Whether you're sore from an upper-body workout or just want some added flexibility in your arms, employing a few key stretches can limber you up and help you reach your strength goals. Proper and regular stretching can help with muscle tightness and improve your range of motion, which, in turn, can help reduce the risk of injury.
But if you're looking to specifically target your biceps muscle, you'll need to keep a few things in mind. The biceps muscle, located in the front of the upper arm, helps stabilize the humerus bone at the shoulder socket and is the primary mover when you bend your elbow. But it's not like your quads or your hamstrings where you can easily isolate the muscle during your stretching session.
So you'll need to employ other upper-body and arm stretches that also target your biceps (think of it as an added bonus). Below are some of those stretches that, while you may primarily feel the stretch in your chest, triceps or shoulders, also stretch the biceps.
Try all of them to see which ones get to your specific area of tightness. And try playing around with the positioning of your arms until you feel the stretch right where you need it. Every body is slightly different, so experimenting can help you find the best way to stretch your biceps.
Biceps Stretching Safety Tips
To get the most from your stretches while reducing the risk of injury, it's best to not jump in cold. So do some light aerobic activity, such as walking, biking or jumping jacks, for three to five minutes before stretching. Or better yet, do these after an upper-body workout.
A dynamic warm-up increases blood flow to your muscles, which aids in the flexibility gains you get from stretching and contributes to injury prevention. Aim to hold each stretch for about 30 seconds, but be safe and listen to your body. Stretch only until you feel a gentle pulling sensation in the muscle — never stretch to the point of pain — and never bounce your stretches, which can injure the muscle.
1. Seated Bent-Knee Biceps Stretch
This might be the only stretch the American Council on Exercise lists as primarily targeting the biceps, but just like all the others, you may still need to play around with positioning and angles until you get the stretch just right.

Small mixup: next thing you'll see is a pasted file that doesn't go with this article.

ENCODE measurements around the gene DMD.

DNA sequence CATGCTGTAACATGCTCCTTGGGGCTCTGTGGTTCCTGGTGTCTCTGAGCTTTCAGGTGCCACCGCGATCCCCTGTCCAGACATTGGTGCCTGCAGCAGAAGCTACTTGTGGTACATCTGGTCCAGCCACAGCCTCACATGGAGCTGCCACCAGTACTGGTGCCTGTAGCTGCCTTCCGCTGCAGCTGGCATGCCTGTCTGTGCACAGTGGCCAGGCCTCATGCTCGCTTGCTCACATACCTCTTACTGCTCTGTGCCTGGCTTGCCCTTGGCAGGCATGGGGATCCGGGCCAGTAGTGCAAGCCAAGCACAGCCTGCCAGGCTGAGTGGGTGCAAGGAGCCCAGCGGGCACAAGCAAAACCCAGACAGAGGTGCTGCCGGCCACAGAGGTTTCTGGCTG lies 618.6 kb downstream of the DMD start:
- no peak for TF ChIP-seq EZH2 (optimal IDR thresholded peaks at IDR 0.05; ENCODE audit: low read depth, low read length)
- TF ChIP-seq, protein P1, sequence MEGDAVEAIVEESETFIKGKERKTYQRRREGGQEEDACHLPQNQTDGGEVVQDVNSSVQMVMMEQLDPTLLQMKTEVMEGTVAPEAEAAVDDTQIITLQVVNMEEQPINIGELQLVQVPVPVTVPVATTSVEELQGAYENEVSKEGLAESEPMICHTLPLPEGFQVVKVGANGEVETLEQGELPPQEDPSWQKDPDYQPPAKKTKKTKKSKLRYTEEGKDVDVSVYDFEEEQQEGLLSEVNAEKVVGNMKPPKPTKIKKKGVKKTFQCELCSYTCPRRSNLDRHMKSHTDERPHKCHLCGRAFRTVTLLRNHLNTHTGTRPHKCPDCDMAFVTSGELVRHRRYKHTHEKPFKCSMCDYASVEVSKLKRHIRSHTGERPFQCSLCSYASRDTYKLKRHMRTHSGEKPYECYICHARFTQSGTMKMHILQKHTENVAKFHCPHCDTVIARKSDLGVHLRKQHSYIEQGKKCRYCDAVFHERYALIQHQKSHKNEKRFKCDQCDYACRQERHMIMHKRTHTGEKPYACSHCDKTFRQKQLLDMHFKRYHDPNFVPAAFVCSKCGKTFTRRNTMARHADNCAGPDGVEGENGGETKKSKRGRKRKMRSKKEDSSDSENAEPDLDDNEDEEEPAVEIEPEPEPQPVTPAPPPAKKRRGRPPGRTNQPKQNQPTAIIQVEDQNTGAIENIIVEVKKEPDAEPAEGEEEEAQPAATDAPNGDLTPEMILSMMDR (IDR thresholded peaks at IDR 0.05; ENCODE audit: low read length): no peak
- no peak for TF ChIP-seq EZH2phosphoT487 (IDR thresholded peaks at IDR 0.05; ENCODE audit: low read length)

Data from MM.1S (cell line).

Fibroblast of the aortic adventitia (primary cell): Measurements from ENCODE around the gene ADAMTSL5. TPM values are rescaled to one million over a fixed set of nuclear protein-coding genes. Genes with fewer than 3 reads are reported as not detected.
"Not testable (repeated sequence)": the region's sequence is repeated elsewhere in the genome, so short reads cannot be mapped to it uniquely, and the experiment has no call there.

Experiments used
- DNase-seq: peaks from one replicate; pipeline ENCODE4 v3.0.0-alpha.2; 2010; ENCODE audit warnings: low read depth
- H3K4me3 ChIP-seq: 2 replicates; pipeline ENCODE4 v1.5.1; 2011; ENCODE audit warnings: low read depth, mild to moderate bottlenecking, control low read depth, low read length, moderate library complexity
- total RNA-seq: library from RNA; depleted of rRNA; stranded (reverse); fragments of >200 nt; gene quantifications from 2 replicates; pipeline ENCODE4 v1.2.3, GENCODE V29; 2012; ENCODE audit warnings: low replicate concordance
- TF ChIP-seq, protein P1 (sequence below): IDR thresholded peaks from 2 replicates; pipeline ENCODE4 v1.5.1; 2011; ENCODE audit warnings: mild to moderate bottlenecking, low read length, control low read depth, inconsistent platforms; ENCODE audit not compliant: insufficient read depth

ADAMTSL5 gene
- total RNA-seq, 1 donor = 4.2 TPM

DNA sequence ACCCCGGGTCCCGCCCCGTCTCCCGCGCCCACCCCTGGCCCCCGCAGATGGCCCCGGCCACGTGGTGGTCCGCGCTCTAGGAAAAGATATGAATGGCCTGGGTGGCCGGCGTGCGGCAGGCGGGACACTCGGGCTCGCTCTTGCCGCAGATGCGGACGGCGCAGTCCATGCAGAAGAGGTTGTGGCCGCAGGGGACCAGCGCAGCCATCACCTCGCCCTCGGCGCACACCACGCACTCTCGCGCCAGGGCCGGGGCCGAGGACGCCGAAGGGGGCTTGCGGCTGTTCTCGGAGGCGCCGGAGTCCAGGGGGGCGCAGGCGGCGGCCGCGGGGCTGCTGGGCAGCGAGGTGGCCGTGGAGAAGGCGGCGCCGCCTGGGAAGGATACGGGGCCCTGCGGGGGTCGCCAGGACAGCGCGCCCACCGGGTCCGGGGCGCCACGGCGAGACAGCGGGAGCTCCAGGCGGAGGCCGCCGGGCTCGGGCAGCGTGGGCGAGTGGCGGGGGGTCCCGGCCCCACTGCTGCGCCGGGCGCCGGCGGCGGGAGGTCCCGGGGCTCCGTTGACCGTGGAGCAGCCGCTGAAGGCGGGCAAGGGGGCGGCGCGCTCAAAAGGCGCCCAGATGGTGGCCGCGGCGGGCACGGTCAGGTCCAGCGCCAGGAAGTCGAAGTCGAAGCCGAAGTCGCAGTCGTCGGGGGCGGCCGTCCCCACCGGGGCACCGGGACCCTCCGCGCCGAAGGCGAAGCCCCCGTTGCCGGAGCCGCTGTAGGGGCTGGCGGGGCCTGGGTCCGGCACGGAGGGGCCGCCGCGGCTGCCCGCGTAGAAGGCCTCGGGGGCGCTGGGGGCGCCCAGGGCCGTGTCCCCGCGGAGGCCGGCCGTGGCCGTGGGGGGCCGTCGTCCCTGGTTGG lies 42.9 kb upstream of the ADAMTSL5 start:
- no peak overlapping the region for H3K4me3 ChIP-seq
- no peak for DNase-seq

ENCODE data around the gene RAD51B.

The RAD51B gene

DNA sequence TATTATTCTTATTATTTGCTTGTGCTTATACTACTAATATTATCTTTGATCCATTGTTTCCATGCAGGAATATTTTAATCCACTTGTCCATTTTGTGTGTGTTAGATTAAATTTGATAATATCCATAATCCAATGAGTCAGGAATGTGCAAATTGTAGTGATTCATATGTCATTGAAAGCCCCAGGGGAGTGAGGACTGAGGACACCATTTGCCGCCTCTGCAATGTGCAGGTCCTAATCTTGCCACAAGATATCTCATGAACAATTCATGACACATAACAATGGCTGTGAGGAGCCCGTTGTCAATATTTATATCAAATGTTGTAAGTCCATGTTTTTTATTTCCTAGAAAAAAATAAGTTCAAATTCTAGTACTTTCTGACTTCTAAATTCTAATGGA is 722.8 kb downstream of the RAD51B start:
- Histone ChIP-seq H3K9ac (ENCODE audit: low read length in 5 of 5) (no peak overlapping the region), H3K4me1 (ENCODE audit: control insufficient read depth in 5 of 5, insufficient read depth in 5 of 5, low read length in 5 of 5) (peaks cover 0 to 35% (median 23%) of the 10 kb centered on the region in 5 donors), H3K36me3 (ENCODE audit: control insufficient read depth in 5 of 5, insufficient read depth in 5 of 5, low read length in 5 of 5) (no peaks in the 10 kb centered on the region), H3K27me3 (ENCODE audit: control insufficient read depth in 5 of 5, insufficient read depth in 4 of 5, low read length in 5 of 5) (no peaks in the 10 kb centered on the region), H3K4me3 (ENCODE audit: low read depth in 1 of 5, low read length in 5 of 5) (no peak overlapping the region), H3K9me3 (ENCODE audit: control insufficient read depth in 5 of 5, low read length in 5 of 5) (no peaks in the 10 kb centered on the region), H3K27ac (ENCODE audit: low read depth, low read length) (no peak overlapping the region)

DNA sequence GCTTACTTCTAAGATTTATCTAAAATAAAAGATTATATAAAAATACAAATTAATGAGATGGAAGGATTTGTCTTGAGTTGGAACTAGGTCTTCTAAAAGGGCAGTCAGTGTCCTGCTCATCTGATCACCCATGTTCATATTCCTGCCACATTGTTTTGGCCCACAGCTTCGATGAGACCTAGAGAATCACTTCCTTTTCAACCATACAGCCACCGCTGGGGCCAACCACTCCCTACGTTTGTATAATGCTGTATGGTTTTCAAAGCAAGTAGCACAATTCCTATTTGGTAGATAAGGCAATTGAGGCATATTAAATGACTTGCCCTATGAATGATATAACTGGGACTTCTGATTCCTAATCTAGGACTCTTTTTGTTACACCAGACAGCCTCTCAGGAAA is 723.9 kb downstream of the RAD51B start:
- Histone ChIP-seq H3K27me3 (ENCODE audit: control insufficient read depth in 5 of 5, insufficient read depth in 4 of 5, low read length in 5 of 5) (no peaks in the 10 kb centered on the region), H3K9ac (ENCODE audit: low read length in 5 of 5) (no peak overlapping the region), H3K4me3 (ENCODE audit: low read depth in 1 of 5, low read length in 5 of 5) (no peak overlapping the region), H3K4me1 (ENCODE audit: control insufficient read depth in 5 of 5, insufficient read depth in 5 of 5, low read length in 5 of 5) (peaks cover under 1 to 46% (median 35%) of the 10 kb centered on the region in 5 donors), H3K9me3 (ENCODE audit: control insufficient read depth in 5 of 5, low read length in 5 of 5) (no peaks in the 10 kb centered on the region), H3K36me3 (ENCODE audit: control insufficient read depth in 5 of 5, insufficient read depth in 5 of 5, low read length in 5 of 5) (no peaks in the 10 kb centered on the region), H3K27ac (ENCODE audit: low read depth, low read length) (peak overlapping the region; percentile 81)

HOW TO DO IT: Sit on the floor with your knees bent and your feet flat. Place your palms on the floor behind you. Your fingers should be pointed away from your body. Distribute your weight evenly between your feet, seat and arms. Without moving your hands, slowly slide your butt forward toward your feet until you feel a stretch in your biceps. Don't arch or round your back and maintain a neutral neck and spine throughout.
2. Wall Stretch for Biceps
The wall stretch uses a wall (or pole or other tall and sturdy object) to target your shoulders and chest, as well as your biceps. To stretch different areas of your biceps, adjust your hand's position, moving it higher or lower on the wall and repeat the steps of the stretch.
HOW TO DO IT: Begin by placing your palm against a wall. While maintaining contact between the wall and your arm, slowly turn your body away from the wall until you feel a pull in your chest, shoulder and biceps.
3. Standing Biceps Stretch
The standing biceps stretch is a simple stretch you can perform anywhere. While you may mainly feel this one in your pectorals (chest) and deltoids (shoulders), you can adjust the height of your hands, angle of your arms or position of your palms to make it more of a biceps stretch.
HOW TO DO IT: Begin by standing with your hands clasped behind your back. Lift your hands up until you feel tension in your biceps. Not feeling it? Try turning your clasped palms downward, raising or lowering your clasped hands or bringing your hands slightly to one side then the other (the movement should be in your arms, not your torso).
4. Wrist-Rotation Biceps Stretch
As mentioned above, stretching your biceps takes some creativity and experimentation to find what works for you. This is the perfect example where you may not feel a biceps stretch when you rotate your wrists so your palms face forward. That's OK! Reverse the rotation to see if that works better.
HOW TO DO IT: Stand with your feet hip-distance apart and raise your arms out to the sides, palms facing forward. Slowly rotate your wrists and arms backward, as if you're trying to point your thumbs toward the ground. Stop when you feel a gentle tension in your biceps. Now, reverse it: Slowly rotate your wrists forward to face your palms behind you (or beyond, depending on your flexibility) until you feel a gentle pull in your biceps.
5. Doorway Stretch for Biceps
This stretch is a slight variation on the wall stretch for biceps (see the second entry on this list), but give it a shot and see if you feel any change in the stretch with this slight change of approach.
HOW TO DO IT: Stand in a doorway. Place one palm on a doorway at waist height and grasp gently. Take one large step forward with the leg on the same side of your body as the arm you're stretching. Now bend your knee and shift your body weight forward until you feel a stretch in your biceps muscle and shoulder. Make sure you step far enough forward to achieve a good stretch and that you keep your shoulder and arm relaxed during the stretch, avoiding locking your elbow.